When did he hit rock bottom? Hamilton thinks about this for a moment. So many low points to choose from. No, it wasn't the time the check he made out to a crack dealer bounced and he had to ask his father-in-law to go and give the dealer $2,000 cash. No, it wasn't the time after a party when he ripped the rearview mirror off a friend's truck, punched out the windshield and was thrown in jail. No, rock bottom, he says, was the night in the late summer of 2005 when he awoke from a crack binge in a trailer with a half-dozen strangers around him; with nowhere else to go, he appeared like a ghost at his grandmother's door—his sunken face as white as snow, his 6'4" frame shrunk from 230 pounds to 180. "He'd be at the lowest of lows," says Chadwick, "and he'd sink lower."
No one foresaw the sudden downward spiral—certainly not the Devil Rays, who had drafted him No. 1 out of Raleigh's Athens Drive High in 1999 and enriched him with a then record $3.96 million signing bonus. Josh Hamilton was a once-in-a-generation talent with a golden left arm (as a schoolboy pitcher he consistently hit 96 mph) and a vicious home run swing (his bat speed was once clocked at a ridiculous 110 mph). He was a true five-tool wonder, but what ultimately compelled Tampa Bay to choose Hamilton over another high school phenom, righthander Josh Beckett, was, ironically, Hamilton's sixth tool—what scouts call his "makeup." Said a Devil Rays scout on the day Hamilton was drafted, "I think character may have been the final determining factor. You read so many bad things about professional athletes, but I don't think you ever will about Josh."
The churchgoing teenager who kissed his grandmother before every one of his high school games says he had never dabbled in drugs or even had a sip of alcohol until the spring of 2001, soon after a car that his mother, Linda, was driving, and in which he was a passenger, was rammed by a dump truck that had run a red light. Then 19, he suffered a lower-back injury that would sideline him for a month and suddenly leave him with an abundance of free time.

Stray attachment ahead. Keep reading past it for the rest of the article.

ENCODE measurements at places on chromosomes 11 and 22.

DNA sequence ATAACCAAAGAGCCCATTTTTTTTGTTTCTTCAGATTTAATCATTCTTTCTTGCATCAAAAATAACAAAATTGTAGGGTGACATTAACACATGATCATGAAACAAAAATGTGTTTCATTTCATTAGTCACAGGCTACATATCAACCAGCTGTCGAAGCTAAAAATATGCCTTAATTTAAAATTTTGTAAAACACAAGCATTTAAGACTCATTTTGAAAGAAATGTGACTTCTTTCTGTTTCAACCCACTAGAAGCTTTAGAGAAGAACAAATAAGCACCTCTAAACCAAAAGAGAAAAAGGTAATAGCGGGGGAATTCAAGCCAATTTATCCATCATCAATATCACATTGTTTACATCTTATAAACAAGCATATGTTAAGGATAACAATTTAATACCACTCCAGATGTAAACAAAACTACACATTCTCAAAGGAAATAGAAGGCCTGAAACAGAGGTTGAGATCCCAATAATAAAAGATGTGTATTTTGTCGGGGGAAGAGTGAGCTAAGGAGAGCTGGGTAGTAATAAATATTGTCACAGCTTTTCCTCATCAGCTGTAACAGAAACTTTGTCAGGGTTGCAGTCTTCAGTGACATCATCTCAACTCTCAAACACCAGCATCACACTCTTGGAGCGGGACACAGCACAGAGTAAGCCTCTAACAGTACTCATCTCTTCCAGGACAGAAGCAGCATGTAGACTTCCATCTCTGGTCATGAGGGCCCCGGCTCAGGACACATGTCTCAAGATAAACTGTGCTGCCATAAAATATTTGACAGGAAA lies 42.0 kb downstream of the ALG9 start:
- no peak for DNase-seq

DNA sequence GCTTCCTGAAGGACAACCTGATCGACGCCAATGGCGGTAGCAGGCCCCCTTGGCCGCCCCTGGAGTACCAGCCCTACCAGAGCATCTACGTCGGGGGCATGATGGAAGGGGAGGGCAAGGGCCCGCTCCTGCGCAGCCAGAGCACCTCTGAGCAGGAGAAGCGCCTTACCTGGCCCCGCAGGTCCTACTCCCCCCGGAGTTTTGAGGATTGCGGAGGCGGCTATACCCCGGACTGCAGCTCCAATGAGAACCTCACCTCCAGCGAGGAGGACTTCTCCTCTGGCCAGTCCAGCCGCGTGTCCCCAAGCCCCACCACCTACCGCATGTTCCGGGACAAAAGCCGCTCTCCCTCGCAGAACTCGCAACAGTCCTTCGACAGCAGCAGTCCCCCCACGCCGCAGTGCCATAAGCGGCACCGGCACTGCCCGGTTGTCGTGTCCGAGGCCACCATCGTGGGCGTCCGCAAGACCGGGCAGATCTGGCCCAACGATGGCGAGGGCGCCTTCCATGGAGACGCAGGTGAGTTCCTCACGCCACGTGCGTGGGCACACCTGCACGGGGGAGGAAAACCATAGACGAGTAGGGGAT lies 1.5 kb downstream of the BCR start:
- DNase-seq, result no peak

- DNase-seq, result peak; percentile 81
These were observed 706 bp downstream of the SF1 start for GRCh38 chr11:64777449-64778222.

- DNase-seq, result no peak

After their son had begun his professional career, Tony and Linda Hamilton quit their jobs to follow Josh around the minors. However, after the car accident, his parents returned to Raleigh so that Linda could rehab her injuries. For the first time in his life, Hamilton was alone. He fell in with the crowd at a tattoo parlor in Bradenton, Fla., which was near the Rays' spring training site. There, he met the people who introduced him to cocaine. "When I first got into drinking and using drugs," he says, "it was because of where I was hanging out, it was who I was hanging out with. You might not do it at first, but eventually, if you keep hanging around long enough, you're going to start doing what they're doing."
A rash of injuries and repeated trips to the disabled list meant more time off the field than on it, and more time with the wrong crowd. He failed at least four drug tests, made eight trips to rehab. He was suspended by Major League Baseball for a year in March 2004, and after he reportedly failed to appear for a drug test in August '04, he was slapped with another suspension. In June '06, only after Hamilton had been sober for eight months did MLB allow him to return to the Tampa Bay organization; that summer he played 15 games for Hudson Valley in the New York-Penn League. That December he was the third player chosen in the Rule 5 draft, by the Cubs, who in a prearranged deal sold him to the Reds the same day. Picks in the Rule 5 draft—in which prospects who are not protected on teams' 40-man rosters can be had for $50,000 (with the condition that the player has to be kept on the new team's 25-man roster for that entire season)—rarely make much of a ripple. But when Cincinnati went after Hamilton, executives throughout baseball were, as Texas assistant general manager Thad Levine says, "taken aback. It was a significant blip on the radar screen."
The Reds' roll of the dice paid off: Hamilton hit .292 with 19 home runs and 47 RBIs in 90 games. All season the Rangers kept an eye on Hamilton. "[After Cincinnati picked him up,] we kicked ourselves that we didn't do the same thing," says Daniels. "Tampa Bay ran him through waivers during the  season, and anyone could have had him for $20,000. We considered it then. We needed a centerfielder."
Six Texas scouts filed a total of 15 reports on Hamilton during the '07 season. All raved about him. In late October the Rangers put in a call to Cincinnati to gauge Hamilton's availability. "They acknowledged a glut of outfielders on their part, but Hamilton wasn't their top candidate to move," says Levine. "From Day One they wanted Edinson Volquez in return." Volquez was the top pitching prospect in the organization, and Texas had no intention of giving him up; instead, they offered 15 different player combinations that didn't include the 24-year-old righthander.